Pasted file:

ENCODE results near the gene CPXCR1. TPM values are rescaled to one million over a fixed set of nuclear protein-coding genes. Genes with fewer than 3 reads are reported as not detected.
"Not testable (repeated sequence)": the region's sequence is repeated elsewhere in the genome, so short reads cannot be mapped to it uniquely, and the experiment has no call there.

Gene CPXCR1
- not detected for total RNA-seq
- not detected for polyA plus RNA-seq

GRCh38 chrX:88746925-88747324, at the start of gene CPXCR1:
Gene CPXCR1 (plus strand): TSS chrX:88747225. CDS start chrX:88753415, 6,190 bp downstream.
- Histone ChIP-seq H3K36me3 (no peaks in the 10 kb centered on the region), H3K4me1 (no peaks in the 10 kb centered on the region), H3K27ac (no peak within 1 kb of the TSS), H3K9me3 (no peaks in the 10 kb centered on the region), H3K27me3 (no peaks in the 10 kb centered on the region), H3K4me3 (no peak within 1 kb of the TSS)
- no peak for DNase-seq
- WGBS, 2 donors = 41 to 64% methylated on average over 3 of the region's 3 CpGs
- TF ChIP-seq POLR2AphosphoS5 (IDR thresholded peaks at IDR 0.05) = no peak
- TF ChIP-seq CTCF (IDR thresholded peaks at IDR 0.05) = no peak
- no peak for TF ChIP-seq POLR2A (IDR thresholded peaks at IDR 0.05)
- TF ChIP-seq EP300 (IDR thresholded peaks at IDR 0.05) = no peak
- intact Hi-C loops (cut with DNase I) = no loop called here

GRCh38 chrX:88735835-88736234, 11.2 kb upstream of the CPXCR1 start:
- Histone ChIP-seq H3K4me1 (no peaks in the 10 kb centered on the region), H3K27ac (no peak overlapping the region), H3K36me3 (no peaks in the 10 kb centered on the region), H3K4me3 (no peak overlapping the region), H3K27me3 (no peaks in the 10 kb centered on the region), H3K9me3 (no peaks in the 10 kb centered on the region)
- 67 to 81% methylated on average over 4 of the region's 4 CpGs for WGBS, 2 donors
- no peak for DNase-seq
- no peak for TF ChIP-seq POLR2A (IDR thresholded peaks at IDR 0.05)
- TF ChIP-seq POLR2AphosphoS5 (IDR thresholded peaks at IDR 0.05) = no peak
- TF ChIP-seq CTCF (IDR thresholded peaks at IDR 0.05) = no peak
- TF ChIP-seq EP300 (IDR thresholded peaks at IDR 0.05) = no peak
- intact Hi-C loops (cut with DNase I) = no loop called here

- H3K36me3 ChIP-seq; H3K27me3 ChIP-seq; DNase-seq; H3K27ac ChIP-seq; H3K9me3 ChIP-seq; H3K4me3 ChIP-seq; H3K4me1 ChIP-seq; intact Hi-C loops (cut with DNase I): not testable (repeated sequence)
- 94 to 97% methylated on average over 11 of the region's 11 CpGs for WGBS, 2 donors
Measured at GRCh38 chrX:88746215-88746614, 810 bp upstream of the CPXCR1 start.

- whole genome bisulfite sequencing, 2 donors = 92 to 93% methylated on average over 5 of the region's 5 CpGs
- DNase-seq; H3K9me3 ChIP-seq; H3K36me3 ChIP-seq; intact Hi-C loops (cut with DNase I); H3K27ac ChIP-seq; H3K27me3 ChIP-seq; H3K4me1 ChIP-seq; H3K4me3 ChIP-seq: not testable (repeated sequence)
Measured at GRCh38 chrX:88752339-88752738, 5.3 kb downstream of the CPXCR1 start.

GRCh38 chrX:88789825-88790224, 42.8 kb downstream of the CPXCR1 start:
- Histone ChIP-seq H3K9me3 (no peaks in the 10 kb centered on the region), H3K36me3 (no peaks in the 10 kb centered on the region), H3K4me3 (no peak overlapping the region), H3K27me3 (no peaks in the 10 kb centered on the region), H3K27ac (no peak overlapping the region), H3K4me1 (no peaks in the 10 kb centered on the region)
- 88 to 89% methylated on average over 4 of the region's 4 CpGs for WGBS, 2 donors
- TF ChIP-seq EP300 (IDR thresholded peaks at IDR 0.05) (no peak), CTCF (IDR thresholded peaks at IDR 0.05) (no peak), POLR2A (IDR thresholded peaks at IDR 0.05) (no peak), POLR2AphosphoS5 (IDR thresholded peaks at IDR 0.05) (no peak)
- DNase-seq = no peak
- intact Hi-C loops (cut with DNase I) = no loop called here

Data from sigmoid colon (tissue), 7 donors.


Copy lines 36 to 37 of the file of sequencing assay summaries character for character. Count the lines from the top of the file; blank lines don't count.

- intact Hi-C loops (cut with DNase I) = no loop called here

Data from sigmoid colon (tissue), 7 donors.